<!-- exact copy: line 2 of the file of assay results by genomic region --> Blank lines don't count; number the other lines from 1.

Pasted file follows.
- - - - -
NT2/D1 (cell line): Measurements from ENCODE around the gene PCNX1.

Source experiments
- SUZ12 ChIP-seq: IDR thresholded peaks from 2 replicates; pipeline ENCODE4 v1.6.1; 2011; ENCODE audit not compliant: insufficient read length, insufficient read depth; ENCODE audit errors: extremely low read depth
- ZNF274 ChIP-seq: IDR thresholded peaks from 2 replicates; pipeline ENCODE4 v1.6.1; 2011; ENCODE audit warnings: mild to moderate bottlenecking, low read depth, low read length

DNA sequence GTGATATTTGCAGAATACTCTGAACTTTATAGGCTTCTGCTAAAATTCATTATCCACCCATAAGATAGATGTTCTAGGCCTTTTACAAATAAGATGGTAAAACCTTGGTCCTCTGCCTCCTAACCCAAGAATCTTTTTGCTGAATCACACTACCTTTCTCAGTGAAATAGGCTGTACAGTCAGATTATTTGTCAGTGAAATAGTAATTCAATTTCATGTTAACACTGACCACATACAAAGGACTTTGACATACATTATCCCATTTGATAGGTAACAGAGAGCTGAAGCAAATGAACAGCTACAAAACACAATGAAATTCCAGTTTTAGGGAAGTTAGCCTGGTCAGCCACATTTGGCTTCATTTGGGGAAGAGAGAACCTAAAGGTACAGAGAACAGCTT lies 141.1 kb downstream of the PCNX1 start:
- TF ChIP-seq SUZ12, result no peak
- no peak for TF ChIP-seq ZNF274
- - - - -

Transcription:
Source experiments